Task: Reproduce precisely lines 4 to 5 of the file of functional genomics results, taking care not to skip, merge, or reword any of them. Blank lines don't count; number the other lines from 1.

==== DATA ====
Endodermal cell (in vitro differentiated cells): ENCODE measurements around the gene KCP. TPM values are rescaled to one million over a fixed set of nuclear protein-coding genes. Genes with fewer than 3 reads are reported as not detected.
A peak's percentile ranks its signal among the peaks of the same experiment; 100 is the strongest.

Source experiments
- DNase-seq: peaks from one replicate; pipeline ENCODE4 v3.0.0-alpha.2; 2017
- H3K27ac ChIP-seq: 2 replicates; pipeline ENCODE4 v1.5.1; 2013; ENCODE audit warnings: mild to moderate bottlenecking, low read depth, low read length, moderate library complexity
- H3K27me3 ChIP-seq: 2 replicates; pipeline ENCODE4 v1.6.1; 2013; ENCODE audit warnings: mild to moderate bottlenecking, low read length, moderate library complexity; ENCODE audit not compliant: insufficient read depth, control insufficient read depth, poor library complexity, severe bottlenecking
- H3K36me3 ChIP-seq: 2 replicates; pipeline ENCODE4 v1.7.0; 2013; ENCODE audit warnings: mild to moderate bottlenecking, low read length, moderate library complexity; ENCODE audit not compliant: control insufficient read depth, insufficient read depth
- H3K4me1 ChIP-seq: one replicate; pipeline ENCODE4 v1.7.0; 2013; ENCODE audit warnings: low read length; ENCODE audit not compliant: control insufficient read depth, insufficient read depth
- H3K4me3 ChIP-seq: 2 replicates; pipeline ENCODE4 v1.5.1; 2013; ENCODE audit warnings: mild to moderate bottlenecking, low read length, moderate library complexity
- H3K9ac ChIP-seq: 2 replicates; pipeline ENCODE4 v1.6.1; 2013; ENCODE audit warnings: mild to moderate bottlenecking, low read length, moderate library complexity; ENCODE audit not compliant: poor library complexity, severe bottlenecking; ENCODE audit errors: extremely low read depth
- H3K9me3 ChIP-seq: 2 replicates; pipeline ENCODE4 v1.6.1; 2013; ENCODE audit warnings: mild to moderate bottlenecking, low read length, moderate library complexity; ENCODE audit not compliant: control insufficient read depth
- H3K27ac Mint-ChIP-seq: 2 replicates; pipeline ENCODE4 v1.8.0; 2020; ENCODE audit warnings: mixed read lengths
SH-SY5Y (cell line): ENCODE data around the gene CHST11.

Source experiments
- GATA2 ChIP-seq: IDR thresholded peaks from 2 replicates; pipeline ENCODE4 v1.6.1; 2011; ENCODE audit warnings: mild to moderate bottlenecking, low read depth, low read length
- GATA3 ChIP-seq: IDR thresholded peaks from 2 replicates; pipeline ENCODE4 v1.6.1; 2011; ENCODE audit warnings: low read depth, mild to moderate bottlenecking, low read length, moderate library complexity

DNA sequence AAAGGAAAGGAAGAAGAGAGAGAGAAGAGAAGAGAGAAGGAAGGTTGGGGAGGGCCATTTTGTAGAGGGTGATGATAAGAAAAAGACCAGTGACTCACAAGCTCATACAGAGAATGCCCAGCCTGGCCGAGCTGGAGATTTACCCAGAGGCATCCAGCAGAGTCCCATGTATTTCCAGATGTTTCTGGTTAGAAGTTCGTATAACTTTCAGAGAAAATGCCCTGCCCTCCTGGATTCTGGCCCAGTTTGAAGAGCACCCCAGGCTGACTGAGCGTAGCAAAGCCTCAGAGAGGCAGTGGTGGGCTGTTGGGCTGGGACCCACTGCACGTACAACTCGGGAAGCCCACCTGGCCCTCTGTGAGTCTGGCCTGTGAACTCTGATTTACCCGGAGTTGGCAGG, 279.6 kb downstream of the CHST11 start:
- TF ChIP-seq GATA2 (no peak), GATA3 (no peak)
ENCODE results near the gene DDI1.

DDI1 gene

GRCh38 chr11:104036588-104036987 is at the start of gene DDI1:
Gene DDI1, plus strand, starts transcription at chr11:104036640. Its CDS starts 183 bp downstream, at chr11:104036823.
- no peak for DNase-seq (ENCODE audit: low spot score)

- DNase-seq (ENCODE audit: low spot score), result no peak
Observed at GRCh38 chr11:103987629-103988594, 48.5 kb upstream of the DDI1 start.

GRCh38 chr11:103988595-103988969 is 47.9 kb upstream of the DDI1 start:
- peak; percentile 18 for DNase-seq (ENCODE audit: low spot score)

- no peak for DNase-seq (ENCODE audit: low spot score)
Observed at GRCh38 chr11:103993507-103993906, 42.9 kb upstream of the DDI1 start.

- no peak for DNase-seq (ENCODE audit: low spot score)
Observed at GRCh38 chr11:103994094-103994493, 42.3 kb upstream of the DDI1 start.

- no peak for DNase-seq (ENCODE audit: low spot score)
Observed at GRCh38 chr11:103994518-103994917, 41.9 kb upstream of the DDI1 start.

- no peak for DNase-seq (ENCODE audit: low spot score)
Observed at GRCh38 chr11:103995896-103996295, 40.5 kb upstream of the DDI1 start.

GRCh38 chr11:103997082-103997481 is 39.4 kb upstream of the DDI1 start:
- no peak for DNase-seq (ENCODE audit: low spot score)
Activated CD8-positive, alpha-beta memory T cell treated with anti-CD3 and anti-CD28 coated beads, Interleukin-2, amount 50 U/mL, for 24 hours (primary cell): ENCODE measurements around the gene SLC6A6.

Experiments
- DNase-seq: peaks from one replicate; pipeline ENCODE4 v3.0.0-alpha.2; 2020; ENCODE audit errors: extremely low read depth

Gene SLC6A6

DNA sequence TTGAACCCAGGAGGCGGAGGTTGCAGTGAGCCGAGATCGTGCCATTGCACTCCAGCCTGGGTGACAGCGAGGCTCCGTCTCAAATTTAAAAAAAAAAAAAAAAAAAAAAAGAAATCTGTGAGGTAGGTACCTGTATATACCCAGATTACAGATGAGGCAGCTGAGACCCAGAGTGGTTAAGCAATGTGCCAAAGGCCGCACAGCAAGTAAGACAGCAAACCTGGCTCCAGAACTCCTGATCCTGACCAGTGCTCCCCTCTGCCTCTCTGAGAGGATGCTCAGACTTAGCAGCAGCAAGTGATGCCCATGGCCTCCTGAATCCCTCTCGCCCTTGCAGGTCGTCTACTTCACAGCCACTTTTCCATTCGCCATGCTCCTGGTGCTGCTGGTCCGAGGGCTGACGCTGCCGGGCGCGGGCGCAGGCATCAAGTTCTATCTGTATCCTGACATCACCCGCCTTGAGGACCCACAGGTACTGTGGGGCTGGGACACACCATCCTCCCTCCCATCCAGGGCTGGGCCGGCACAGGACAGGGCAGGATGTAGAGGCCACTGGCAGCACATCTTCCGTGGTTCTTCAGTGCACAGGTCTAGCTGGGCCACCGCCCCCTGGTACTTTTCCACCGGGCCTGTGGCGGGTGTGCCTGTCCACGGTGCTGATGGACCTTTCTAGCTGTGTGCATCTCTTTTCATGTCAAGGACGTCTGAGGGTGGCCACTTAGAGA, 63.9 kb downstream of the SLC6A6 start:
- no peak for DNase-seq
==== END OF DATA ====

- DNase-seq: peaks from one replicate; pipeline ENCODE4 v3.0.0-alpha.2; 2017
- H3K27ac ChIP-seq: 2 replicates; pipeline ENCODE4 v1.5.1; 2013; ENCODE audit warnings: mild to moderate bottlenecking, low read depth, low read length, moderate library complexity